Mary Jo Horton, Memorial Health’s behavioral health manager and social worker, manages the hospital’s inpatient and outpatient services. Horton was formerly the mental health clinician for Chatham County Juvenile Court and also ran a therapeutic foster care agency.
Through her experiences, she’s seen how hard it can be to navigate the mental health system.
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“Even though Savannah definitely has more resources in some rural areas, we are certainly a patchwork system of services, so it’s very frustrating,” Horton said. “I’ve really seen a variety of experiences and I’ve seen the frustration and the pain and suffering that families go through to get the proper services. There is instability with counseling agencies … with parents, there’s not a lot of just community education regarding what is the difference between sending my child to a psychiatrist, as opposed to sending my child to a licensed therapist, as opposed to getting an evaluation.”
Mental health has long held a public stigma that has led to a lack of understanding from family members, friends, and co-workers as well as fewer opportunities. When the focus is put on minority communities, seeking mental health care is stigmatized.
The inequity in access is compounded by structural challenges and highlighted by the fact that just one in three African Americans who struggle with mental health issues will ever receive appropriate treatment, according to the National Alliance on Mental Illnesses.
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Minority communities also have fewer options when they are uninsured. According to the Kaiser Family Foundation, in 2018, 19% of Hispanic people had no form of health insurance.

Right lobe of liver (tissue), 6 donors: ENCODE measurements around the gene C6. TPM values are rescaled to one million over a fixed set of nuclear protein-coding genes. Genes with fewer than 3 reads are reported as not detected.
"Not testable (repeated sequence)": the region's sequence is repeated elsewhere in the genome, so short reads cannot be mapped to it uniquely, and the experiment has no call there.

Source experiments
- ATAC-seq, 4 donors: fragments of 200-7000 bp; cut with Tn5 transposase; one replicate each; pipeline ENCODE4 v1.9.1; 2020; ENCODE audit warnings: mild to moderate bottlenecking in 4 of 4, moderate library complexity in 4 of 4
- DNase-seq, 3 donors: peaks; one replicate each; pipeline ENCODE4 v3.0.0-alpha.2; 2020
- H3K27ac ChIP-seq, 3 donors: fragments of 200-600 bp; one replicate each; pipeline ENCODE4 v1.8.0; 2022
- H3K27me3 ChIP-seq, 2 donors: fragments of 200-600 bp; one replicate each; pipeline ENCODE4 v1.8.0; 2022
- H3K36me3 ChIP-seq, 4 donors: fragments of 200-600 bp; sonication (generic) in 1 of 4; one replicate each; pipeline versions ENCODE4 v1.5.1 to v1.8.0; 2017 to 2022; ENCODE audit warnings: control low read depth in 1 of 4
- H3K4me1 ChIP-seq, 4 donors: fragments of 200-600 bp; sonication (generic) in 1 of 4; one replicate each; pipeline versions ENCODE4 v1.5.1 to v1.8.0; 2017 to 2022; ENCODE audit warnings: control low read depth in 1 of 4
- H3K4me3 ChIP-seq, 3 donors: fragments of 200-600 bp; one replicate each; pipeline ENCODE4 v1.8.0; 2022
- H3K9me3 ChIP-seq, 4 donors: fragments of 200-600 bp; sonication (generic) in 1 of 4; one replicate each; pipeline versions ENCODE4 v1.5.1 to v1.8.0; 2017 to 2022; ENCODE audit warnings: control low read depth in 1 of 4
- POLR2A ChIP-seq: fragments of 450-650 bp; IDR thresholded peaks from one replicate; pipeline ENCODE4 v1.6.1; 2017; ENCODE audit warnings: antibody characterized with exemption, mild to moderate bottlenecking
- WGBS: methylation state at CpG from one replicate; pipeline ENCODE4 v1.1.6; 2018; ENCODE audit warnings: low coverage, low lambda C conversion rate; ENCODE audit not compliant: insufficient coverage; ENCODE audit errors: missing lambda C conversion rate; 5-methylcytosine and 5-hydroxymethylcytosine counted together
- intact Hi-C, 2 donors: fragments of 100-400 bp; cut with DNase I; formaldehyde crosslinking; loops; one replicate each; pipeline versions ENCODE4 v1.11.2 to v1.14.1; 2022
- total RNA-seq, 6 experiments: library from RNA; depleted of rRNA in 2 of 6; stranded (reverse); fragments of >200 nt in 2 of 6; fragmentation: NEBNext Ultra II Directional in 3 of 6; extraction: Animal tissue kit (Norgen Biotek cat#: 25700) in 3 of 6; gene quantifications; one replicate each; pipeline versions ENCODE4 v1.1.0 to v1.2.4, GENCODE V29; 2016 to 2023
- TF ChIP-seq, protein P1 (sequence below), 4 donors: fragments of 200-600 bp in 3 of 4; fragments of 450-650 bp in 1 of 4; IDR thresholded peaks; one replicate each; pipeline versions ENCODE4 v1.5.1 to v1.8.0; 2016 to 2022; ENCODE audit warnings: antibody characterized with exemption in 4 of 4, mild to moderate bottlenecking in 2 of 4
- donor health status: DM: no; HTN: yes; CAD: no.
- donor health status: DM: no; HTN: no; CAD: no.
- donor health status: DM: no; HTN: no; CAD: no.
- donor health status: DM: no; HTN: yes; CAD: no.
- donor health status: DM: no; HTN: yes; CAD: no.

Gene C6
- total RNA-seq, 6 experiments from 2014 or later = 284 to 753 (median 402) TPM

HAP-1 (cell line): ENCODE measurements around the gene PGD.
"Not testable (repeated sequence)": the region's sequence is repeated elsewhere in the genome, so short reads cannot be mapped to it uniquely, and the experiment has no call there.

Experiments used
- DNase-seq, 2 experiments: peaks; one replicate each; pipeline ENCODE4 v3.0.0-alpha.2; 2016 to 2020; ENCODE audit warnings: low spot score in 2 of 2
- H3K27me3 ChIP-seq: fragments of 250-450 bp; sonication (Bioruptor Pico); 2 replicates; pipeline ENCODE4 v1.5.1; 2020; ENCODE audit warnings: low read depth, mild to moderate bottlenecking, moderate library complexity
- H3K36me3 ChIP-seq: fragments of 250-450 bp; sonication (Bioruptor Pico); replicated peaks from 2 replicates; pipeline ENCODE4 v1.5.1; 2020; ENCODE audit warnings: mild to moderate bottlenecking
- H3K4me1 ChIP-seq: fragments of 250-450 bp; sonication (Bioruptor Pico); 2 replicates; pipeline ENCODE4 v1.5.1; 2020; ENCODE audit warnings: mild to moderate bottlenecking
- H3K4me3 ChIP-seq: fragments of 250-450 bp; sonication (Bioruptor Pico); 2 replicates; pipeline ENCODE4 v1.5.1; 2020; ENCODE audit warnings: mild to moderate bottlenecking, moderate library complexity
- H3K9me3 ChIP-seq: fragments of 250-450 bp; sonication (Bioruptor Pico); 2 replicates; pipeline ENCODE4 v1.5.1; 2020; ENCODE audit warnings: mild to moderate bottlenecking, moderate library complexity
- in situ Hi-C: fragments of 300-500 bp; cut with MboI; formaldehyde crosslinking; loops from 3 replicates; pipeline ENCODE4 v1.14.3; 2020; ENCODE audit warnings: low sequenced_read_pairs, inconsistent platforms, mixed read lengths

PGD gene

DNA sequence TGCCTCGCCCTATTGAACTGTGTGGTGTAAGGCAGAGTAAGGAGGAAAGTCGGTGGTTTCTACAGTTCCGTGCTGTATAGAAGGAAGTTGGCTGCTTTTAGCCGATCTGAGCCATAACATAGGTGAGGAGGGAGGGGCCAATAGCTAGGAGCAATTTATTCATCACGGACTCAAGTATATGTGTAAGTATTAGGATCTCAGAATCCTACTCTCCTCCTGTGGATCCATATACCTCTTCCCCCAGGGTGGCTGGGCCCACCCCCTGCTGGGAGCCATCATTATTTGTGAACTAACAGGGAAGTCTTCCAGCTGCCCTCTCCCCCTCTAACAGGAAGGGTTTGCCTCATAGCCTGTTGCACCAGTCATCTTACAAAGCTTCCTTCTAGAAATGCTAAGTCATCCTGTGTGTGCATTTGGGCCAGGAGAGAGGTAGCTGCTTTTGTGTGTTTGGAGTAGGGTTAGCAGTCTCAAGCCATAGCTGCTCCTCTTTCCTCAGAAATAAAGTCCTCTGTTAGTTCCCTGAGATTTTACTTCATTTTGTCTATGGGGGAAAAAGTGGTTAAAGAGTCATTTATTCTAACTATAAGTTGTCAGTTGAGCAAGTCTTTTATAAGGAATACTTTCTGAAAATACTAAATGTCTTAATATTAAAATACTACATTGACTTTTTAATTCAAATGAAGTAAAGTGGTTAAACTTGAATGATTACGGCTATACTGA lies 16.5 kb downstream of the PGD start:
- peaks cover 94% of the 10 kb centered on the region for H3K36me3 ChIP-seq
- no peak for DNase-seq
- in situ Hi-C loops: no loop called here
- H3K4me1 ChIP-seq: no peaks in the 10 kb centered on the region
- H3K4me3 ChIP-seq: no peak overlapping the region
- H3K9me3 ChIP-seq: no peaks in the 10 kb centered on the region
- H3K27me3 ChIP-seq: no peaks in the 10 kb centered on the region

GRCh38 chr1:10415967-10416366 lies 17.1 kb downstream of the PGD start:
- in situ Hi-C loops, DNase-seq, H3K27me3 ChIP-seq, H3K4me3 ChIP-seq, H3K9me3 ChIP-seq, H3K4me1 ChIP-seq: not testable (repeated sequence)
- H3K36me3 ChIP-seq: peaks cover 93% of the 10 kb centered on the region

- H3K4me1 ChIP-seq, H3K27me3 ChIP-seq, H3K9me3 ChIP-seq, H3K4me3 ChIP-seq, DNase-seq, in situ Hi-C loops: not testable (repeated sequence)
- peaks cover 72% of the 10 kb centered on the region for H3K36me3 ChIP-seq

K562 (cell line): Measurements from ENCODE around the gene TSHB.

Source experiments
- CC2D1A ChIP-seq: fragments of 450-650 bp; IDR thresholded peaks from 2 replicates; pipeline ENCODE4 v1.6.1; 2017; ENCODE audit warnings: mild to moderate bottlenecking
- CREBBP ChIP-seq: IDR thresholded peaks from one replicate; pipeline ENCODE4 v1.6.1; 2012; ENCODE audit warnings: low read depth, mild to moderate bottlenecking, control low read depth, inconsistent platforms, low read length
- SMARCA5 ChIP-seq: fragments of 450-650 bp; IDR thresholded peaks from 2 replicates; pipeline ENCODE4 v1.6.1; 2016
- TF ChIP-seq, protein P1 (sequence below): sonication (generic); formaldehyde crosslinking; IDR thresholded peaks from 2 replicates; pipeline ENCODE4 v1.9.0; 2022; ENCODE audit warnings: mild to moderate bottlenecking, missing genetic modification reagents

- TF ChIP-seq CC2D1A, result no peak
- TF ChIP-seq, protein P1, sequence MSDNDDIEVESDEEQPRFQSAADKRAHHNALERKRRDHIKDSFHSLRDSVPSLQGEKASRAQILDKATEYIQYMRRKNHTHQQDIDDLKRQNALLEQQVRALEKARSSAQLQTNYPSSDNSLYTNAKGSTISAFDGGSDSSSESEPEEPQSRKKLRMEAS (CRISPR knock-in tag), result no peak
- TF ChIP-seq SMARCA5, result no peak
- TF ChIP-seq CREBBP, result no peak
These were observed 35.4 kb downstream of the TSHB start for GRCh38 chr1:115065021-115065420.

“I think that the biggest question a family can ask themselves is what am I currently connected to,” Horton said on the difficulty of access. “Communities have their own informal networks, and I think sometimes we don’t utilize what is already working for some communities. … People get so nervous to ask for assistance, but when they go to their neighbor and they share, they go to their community or their faith community and they share, all of a sudden, other people then feel empowered. And what you find then is they then create a really wonderful support network for each other.”
Johnson said the next big thing is to take on housing. He explained that stable housing and an established routine can improve individual mental health.
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Both Johnson and Horton believe the bill is a step in the right direction.
“This is not the end-all to be all. We’ve been doing mental health legislation since I’ve been in the legislature and we’ll be doing mental health legislation after I’m out of the legislature,” Watson said.
“But the point is, I think this is a great step in the right direction; I think it’s a huge step.”
Laura Nwogu is the quality of life reporter for Savannah Morning News. Contact her at LNwogu@gannett.com. Twitter: @lauranwogu_